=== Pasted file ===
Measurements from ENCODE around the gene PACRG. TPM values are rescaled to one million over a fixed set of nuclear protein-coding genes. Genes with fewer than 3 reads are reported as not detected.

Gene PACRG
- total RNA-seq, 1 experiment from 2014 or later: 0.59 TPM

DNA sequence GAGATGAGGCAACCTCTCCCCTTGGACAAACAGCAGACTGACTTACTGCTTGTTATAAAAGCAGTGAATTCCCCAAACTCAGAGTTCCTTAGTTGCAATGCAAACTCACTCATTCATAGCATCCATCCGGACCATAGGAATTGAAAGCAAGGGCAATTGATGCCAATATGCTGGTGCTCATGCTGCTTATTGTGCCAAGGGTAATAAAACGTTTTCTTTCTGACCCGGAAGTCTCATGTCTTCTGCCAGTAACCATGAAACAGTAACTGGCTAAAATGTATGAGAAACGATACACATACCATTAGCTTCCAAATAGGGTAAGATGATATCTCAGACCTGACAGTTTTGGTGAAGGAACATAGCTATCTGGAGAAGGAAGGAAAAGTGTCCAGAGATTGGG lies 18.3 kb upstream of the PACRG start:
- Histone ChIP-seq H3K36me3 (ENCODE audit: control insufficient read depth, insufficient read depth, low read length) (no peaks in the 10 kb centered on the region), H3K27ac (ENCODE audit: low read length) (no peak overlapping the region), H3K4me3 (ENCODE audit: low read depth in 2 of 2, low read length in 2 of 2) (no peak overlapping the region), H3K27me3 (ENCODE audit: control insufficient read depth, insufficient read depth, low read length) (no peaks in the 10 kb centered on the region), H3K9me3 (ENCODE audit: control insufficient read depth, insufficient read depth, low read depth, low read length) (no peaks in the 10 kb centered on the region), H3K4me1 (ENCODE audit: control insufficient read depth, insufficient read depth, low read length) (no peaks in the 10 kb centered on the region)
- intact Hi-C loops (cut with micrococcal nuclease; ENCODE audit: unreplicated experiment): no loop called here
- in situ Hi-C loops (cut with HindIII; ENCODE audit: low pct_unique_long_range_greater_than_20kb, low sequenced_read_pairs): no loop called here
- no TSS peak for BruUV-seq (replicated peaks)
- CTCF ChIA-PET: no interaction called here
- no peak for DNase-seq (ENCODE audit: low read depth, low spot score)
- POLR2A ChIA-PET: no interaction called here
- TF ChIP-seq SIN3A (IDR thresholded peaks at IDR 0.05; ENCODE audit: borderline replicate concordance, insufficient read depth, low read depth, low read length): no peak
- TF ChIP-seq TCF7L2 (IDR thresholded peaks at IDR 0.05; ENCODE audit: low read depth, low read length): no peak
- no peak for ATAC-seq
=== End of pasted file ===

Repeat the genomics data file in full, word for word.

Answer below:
Measurements from ENCODE around the gene PACRG. TPM values are rescaled to one million over a fixed set of nuclear protein-coding genes. Genes with fewer than 3 reads are reported as not detected.

Gene PACRG
- total RNA-seq, 1 experiment from 2014 or later: 0.59 TPM

DNA sequence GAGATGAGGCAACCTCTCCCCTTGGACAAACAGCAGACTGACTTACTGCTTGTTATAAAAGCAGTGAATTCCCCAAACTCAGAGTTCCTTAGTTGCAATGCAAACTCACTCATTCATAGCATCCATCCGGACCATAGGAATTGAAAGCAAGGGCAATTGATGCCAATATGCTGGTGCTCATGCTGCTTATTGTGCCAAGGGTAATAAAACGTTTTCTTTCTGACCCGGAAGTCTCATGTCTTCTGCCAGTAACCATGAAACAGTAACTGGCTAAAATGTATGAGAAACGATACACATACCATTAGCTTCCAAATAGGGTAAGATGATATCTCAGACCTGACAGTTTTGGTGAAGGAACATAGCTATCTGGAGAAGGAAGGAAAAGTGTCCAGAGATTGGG lies 18.3 kb upstream of the PACRG start:
- Histone ChIP-seq H3K36me3 (ENCODE audit: control insufficient read depth, insufficient read depth, low read length) (no peaks in the 10 kb centered on the region), H3K27ac (ENCODE audit: low read length) (no peak overlapping the region), H3K4me3 (ENCODE audit: low read depth in 2 of 2, low read length in 2 of 2) (no peak overlapping the region), H3K27me3 (ENCODE audit: control insufficient read depth, insufficient read depth, low read length) (no peaks in the 10 kb centered on the region), H3K9me3 (ENCODE audit: control insufficient read depth, insufficient read depth, low read depth, low read length) (no peaks in the 10 kb centered on the region), H3K4me1 (ENCODE audit: control insufficient read depth, insufficient read depth, low read length) (no peaks in the 10 kb centered on the region)
- intact Hi-C loops (cut with micrococcal nuclease; ENCODE audit: unreplicated experiment): no loop called here
- in situ Hi-C loops (cut with HindIII; ENCODE audit: low pct_unique_long_range_greater_than_20kb, low sequenced_read_pairs): no loop called here
- no TSS peak for BruUV-seq (replicated peaks)
- CTCF ChIA-PET: no interaction called here
- no peak for DNase-seq (ENCODE audit: low read depth, low spot score)
- POLR2A ChIA-PET: no interaction called here
- TF ChIP-seq SIN3A (IDR thresholded peaks at IDR 0.05; ENCODE audit: borderline replicate concordance, insufficient read depth, low read depth, low read length): no peak
- TF ChIP-seq TCF7L2 (IDR thresholded peaks at IDR 0.05; ENCODE audit: low read depth, low read length): no peak
- no peak for ATAC-seq